McCain's New Anti-Obama Line Borrowed From Attack Ad

John McCain has gleefully pounded Barack Obama in recent days for having traveled to Iraq only once since he entered Congress. But his arguments virtually mirror those used in a new attack ad by an independent conservative group, adding to the perception that there is a coordinated effort between McCain and the outside groups that his campaign has sought distance from.

On Wednesday, McCain ripped into Obama during an appearance in Reno, Nevada, claiming the Illinois Democrat lacked the leadership to navigate international waters in times of war. The language he used was telling (emphasis added below).

"Senator Obama has been to Iraq once. A little over two years ago he went, and he has never seized the opportunity, except in a hearing, to meet with General Petraeus, with General Petraeus! My friends, this is about leadership and learning," McCain said. "Now, why is it that Senator Obama wants to sit down with the President of Iran, but hasn't yet sat down with General Petraeus - the leader of our troops in Iraq?"

Last Friday, the organization Vets for Freedom, a non-partisan pro-Iraq war organization, released an advertisement attacking Obama with the same language.

"Obama wasn't available to meet with us [combat veterans]," Sgt. Garrett Anderson (Ret.) of Illinois' Army National Guard says to the camera. "But we weren't surprised. Because he hasn't once, sat down one-on-one with our in Iraq, Gen. Petraeus. Worse, he hasn't been to Iraq in two-and-a-half years. He's unwilling to get the facts on Iraq, yet he is willing to travel to Iran to meet with their leader or anyone else who hates our country. The question for America is, if Barack Obama won't listen to us, who will he listen to?"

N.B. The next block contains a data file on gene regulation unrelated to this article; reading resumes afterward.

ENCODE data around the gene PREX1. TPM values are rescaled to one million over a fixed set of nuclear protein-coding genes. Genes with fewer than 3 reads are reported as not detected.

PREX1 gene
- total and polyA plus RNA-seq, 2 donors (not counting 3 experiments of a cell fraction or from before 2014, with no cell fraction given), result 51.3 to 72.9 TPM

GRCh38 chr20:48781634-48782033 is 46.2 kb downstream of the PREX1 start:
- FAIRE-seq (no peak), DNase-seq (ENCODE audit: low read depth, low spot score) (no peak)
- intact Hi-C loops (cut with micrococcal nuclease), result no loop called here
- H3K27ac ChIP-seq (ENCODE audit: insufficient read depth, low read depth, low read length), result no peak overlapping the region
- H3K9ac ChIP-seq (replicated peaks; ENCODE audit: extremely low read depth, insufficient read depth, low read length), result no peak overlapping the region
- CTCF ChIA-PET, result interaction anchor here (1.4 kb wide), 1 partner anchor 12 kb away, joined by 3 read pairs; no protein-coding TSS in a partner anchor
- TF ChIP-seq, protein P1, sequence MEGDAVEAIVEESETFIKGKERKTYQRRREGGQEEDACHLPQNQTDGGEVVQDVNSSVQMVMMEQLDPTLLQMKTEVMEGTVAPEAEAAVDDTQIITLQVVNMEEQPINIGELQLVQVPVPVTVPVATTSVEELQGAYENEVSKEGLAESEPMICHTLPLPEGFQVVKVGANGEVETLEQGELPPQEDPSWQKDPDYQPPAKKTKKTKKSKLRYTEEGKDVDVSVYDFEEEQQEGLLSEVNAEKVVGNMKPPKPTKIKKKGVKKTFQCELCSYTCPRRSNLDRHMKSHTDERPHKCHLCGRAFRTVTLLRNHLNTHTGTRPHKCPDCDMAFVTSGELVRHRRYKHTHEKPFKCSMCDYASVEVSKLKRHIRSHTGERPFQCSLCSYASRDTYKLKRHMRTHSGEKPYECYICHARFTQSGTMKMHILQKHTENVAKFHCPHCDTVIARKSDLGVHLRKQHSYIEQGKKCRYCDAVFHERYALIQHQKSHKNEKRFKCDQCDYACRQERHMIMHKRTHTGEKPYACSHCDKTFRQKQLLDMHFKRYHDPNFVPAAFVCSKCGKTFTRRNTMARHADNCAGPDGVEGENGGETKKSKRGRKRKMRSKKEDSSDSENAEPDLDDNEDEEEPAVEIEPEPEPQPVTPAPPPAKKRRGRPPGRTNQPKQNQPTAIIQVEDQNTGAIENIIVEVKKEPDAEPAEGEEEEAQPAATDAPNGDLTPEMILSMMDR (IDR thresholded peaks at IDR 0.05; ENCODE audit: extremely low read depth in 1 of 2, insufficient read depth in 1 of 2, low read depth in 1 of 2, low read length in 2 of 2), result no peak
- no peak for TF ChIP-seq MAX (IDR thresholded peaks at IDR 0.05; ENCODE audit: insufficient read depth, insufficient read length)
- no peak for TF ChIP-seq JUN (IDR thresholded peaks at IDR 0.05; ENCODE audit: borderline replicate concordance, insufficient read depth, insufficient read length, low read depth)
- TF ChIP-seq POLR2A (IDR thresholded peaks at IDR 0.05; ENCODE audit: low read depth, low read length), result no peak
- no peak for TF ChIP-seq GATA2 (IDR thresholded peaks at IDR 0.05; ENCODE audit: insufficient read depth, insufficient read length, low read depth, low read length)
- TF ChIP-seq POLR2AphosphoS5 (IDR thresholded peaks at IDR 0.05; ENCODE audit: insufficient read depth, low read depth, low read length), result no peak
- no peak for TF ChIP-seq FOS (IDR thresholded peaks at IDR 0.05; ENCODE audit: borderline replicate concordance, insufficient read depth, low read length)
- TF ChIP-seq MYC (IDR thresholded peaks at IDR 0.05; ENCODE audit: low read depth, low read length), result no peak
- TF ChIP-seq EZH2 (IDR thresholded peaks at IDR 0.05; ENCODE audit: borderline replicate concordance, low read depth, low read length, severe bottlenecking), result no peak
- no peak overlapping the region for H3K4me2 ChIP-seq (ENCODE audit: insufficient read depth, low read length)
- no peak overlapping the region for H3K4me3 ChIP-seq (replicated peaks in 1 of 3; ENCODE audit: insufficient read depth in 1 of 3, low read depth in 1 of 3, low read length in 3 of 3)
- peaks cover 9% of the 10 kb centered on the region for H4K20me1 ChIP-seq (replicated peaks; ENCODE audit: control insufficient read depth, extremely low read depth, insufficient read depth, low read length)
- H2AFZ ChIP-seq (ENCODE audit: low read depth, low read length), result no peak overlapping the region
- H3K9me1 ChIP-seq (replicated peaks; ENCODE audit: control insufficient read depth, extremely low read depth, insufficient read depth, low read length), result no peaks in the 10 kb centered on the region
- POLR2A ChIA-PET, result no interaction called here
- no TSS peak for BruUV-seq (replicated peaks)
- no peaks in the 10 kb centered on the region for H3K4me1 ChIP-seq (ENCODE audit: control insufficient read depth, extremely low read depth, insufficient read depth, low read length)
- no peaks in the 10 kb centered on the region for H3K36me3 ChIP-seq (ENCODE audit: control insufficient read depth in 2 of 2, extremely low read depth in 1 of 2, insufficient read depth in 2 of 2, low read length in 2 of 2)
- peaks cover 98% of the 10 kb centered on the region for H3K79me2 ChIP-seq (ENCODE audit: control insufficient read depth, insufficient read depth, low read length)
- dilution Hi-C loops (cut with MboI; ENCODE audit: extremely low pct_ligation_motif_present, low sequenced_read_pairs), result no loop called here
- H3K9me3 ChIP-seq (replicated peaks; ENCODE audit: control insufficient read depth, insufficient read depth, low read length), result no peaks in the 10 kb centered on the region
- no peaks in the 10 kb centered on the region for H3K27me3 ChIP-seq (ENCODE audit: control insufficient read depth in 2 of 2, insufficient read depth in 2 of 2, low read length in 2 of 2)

Message coordination between like-minded candidates and interest groups is hardly a novel concept in politics. In fact, around the same time as McCain's speech, the Republican National Committee started a clock tracking the number of days it has been since Obama visited Iraq.

But the Arizona Republican has positioned his campaign as a decidedly distinct entity from groups that dabble in attack politics. He has even implemented an internal campaign ethics policy that restricts campaign officials from collaborating or serving with these very organizations.

"No person with a McCain Campaign title or position may participate in a 527 or other independent entity that makes public communications that support or oppose any presidential candidate," the new policy reads.

Already there are questions about the firmness of that pledge. As the Huffington Post reported last week, Sens. Joseph Lieberman and Lindsey Graham, both of whom hold chairs for the McCain campaign, are also on the board of advisers of Vets for Freedom.

In response to the onslaught of attacks, the Obama campaign - taking the hook of former White House press secretary Scott McClellan's new book - shot back.

"On the day after the former White House press secretary conceded that the Bush administration used deception and propaganda to take us to war, it seems odd that Senator McCain, who bought the flawed rationale for war so readily, would be lecturing others on their depth of understanding about Iraq," said Obama press secretary Bill Burton in a statement. "Senator Obama challenged the President's rationale for the war from the start, warning that it would divert resources from Afghanistan and the pursuit of Al Qaeda and mire us in an endless civil war. Senator McCain stubbornly insists on pursuing the failed Bush policy..."